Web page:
College of Agriculture & Natural Resources
Environmental Science & Technology

Research Printouts

Blue Carbon: Linking Climate Change to Coastal Wetland Restoration and Conservation (Dr. Brian Needelman)

Professor Brian Needelman has been researching how coastal wetland restoration and conservation can be used to help reduce greenhouse gases in the atmosphere. Coastal wetlands- which include salt marsh, seagrass, mangroves and other tidal wetlands- are some of the most productive habitats in the world. In addition to providing critical fish habitat, improving water quality, and protecting the coastline from storms, coastal wetlands also remove large amounts of carbon dioxide from the atmosphere through photosynthesis. This carbon- referred to as “blue carbon”- is then stored in wetland soils, where it can remain for centuries or more, as long as the habitat is not degraded or destroyed.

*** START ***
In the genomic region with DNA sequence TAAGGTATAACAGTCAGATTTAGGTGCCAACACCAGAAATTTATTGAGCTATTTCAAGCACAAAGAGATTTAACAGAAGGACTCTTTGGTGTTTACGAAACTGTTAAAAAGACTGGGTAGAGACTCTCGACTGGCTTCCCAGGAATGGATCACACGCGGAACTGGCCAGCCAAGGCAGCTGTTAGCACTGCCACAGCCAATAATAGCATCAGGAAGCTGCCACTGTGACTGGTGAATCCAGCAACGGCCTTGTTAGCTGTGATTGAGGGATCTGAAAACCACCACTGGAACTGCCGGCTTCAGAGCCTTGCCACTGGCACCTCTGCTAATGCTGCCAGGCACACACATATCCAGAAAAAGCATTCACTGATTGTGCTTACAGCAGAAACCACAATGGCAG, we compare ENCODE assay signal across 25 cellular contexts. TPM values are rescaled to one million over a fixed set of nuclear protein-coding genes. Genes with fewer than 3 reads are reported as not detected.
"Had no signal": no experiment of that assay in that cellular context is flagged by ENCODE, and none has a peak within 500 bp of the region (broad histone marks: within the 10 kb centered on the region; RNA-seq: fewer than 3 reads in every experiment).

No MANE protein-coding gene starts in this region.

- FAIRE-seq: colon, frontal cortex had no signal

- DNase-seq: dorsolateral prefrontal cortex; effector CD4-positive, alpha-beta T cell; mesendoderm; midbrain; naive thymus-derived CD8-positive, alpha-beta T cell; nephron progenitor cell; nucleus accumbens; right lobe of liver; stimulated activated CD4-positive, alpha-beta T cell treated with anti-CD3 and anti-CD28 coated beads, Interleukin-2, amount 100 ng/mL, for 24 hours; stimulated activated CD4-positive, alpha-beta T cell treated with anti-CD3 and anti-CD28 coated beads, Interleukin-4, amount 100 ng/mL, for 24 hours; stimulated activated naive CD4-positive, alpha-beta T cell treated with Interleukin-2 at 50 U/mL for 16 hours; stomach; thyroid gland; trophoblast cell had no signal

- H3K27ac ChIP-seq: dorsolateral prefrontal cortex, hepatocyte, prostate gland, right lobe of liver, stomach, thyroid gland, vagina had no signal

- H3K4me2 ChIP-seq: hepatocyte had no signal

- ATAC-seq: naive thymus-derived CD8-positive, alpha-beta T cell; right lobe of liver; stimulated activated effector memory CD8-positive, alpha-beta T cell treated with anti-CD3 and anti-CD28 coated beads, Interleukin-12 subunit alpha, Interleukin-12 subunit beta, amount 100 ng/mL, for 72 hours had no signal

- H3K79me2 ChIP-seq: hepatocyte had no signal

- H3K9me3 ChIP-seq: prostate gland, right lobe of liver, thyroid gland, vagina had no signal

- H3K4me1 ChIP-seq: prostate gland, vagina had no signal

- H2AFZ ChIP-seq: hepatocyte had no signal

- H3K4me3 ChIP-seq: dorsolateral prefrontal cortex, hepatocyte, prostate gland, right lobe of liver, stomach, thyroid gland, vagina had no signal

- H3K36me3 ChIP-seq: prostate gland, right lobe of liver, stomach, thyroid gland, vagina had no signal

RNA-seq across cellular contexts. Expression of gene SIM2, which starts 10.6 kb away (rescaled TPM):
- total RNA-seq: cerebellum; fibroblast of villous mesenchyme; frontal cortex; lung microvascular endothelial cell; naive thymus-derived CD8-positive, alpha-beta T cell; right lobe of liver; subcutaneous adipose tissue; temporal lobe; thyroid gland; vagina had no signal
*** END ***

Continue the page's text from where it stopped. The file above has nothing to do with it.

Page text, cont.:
Using Plants to Monitor the Health of the Environment (Dr. Wendy Peer)

As the climate is changing with warmer winters, cooler summers, and
more springtime ozone levels, the amount of stress experienced by organisms increases. This stress leads to reactive oxygen species (ROS)
which can cause cell damage and disease. ROS can also induce normal
signalling pathways to stimulate defense responses. Monitoring for increased ROS, markers associated with ROS, and growth, development
and fitness will help understand the impacts of our changing climate on
organisms in the environment.

Cutting-Edge Computer System as Wastewater Treatment Method (Dr. Mitch Pavao-Zuckerman)